When the country was fighting with the Teutonic Order, Senieji Trakai Castle suffered numerous attacks and attempts to destroy it. A fatal battle occurred with the order in 1391 when the castle was almost completely destroyed and has never been rebuilt since. From then on, the defensive role of Senieji Trakai was diminished.
Invited to his native castle by Grand Duke Vytautas around 1410, monks from Tyneco (near Krakow) founded a monastery here. The duke built them a wooden church and allocated them a dessiatin (ed.Old Russian measurement) of land along with two lakes. The monastery operated until the mid-19thcentury when it was closed by the administration of the Russian empire.
Today the top of the old castle site is occupied by a monastery and neo-gothic style church ensemble rebuilt at the turn of the 18th and 19th centuries. Linden trees that are more than 100 years old adorn the slopes of the hill fort. Senieji Trakai street village is nestled around the old castle site and has the status of an architectural sanctuary.
Vytautas the Great road
History lovers are very familiar with the road leading towards Senieji Trakai. Commemorating the 570th anniversary of the death of the duke, Trakai Historical National Park Management decided to revive the symbolic Vytautas the Great road. The community of Senieji Trakai participated in this project. In the year 2000, the road was officially opened to the public – the Trakai–Senieji Trakai route included nine stops, nine wayside shrines that symbolise important events and achievements in the life of Vytautas the Great. Road maps of Vytautas the Great Road showing the exact places for every shrine cross can be found at the tourist information centre and on the internet.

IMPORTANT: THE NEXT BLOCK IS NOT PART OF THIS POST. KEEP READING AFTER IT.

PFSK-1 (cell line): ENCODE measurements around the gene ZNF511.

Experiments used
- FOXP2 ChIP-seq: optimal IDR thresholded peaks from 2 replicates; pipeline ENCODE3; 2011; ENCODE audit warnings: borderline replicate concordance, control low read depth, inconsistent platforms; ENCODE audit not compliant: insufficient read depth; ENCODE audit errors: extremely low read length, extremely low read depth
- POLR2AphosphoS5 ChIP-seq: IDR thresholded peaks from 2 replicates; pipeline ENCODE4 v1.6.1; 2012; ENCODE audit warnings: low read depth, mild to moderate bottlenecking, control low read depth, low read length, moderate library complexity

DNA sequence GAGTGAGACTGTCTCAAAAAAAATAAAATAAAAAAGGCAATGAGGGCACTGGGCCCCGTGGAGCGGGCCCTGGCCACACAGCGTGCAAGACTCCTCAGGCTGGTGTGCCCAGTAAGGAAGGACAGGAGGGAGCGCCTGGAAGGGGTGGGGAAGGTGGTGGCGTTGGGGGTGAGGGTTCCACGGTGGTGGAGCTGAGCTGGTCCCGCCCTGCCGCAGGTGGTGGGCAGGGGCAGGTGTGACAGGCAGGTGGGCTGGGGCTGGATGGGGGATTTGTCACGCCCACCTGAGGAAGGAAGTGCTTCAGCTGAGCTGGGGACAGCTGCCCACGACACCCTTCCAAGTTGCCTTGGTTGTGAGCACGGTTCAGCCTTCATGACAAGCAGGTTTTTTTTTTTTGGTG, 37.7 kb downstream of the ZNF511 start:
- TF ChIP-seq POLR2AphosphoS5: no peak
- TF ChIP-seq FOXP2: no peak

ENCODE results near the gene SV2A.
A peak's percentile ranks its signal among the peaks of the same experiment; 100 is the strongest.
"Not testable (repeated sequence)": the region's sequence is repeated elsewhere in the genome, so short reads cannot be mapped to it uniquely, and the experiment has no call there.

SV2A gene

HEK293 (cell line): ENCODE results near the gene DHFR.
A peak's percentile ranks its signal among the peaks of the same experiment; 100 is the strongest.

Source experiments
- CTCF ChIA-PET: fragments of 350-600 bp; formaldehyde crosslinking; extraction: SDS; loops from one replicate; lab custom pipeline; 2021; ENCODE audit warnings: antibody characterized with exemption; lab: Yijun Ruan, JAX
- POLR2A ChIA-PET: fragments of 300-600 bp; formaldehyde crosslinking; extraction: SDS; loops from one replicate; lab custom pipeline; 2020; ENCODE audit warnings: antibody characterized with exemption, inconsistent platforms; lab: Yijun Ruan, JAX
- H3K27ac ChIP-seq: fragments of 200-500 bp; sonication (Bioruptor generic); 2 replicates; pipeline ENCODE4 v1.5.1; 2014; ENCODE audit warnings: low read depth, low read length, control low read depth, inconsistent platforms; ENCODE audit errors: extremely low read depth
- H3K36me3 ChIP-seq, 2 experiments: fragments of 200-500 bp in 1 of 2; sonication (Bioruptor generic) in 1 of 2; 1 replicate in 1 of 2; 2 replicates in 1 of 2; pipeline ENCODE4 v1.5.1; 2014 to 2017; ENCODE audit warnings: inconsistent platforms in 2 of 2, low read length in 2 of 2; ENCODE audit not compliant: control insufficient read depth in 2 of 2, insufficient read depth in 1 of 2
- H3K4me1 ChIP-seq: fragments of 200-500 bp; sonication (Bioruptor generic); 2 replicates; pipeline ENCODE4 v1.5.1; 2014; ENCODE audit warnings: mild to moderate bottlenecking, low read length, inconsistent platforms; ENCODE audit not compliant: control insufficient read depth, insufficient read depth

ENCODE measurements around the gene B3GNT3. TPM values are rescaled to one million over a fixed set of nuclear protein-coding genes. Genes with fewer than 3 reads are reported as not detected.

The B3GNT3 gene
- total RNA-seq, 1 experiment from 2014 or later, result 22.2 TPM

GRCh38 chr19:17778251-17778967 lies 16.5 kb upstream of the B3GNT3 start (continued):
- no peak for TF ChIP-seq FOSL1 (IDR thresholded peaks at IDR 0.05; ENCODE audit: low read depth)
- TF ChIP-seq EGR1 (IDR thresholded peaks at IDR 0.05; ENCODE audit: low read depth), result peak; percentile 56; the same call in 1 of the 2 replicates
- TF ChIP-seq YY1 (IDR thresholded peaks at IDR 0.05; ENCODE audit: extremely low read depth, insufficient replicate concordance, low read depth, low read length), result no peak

Travellers first encounter a roadsite pole dedicated to Saint Jurgis built at the earliest, in 1998. This sculpture stands on a small hill with a beautiful vista to Trakai Island Castle, Trakai Basilica, and reflects the Great Duke's militant character, the fierceness of his battles and victories. The place marks the beginning of the road to the historical capital of Lithuania – Senieji Trakai. Saint Casimir's wayside shrine tells the story of Vytautas the Great as a builder of castles and churches. And the arrival of Benedictine monks to Senieji Trakai is commemorated with the wayside shrine of Saint Benedict.
A couple riding on a horse symbolises ‘The escape to Egypt’ and serves to remind about the arrival of Karaites in Lithuania. The woman holds a basket with cucumbers and tells us that it was the Karaites who introduced cucumber and how to grow it into Lithuania. The historical princess of Egypt, Saint Catherine of Alexandria, the patron saint of students reminds us about Vytautas’ campaign to send youth to study in western Europe and the first Lithuanian student at Krakow University was Mykolas who came from Senieji Trakai!
Near the entrance of Senieji Trakai stands a sculpture honouring the duke's parents Kęstutis and Birutė. They hold a crown from Vytautas which never reached them. ‘A Suffering Pieta’ recalls a painful time when Kęstutis was killed in Krėva castle. This roadsite pole is held in special esteem by locals– they maintain a beautiful flower bed around it and frequently pray here. There is a sculpture of Blessed Virgin Mary with Baby Jesus in the old castle place which symbolises the purity of motherhood and love of the homeland.
Finally, the last wooden sculpture built depicts a sitting Duke Vytautas with a sword in one hand and Lithuania's statehood symbol Vytis – in another.